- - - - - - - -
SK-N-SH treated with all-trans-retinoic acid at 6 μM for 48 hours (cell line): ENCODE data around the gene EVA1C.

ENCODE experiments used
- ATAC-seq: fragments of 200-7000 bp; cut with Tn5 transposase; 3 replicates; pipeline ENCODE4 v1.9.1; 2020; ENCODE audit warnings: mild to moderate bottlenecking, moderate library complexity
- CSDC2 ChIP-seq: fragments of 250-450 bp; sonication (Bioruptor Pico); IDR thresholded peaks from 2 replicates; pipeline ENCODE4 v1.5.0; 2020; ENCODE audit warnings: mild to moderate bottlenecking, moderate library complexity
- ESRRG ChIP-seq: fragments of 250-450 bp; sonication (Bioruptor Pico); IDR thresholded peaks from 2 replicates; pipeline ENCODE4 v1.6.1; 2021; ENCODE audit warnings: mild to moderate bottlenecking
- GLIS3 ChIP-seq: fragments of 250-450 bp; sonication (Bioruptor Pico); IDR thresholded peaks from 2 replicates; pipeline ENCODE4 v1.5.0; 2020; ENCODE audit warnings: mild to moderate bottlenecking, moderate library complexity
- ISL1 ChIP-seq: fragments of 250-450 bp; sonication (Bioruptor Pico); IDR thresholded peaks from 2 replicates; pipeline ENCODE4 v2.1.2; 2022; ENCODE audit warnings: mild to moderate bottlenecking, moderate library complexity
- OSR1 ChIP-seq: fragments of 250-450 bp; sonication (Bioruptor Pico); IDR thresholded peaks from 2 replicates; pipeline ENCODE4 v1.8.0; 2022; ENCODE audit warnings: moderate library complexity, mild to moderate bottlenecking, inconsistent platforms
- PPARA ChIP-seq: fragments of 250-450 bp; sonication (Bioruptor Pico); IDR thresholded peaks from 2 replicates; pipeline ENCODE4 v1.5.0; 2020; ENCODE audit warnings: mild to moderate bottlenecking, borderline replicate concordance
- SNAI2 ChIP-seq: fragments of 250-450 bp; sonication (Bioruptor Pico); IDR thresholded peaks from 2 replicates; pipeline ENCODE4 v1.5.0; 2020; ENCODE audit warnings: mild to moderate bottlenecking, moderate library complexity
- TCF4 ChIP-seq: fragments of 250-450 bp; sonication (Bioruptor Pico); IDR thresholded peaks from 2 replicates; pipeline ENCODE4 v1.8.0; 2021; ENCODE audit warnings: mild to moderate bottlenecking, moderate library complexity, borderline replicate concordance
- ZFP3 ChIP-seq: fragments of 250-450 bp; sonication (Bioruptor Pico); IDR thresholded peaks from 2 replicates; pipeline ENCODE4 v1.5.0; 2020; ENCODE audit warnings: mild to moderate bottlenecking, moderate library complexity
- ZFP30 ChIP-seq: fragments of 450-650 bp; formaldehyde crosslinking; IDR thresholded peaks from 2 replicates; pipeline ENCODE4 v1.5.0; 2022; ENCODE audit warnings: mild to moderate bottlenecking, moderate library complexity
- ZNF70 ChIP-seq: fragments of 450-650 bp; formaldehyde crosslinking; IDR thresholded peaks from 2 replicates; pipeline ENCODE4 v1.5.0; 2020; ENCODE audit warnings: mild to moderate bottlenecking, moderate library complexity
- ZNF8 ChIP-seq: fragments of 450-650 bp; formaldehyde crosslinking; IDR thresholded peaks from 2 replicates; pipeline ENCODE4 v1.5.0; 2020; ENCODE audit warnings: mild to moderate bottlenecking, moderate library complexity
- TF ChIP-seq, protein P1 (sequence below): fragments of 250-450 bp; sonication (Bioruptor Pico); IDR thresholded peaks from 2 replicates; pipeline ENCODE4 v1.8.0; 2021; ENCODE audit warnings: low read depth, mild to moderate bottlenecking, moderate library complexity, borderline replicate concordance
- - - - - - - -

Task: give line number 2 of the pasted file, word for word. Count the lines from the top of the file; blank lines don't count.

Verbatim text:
ENCODE experiments used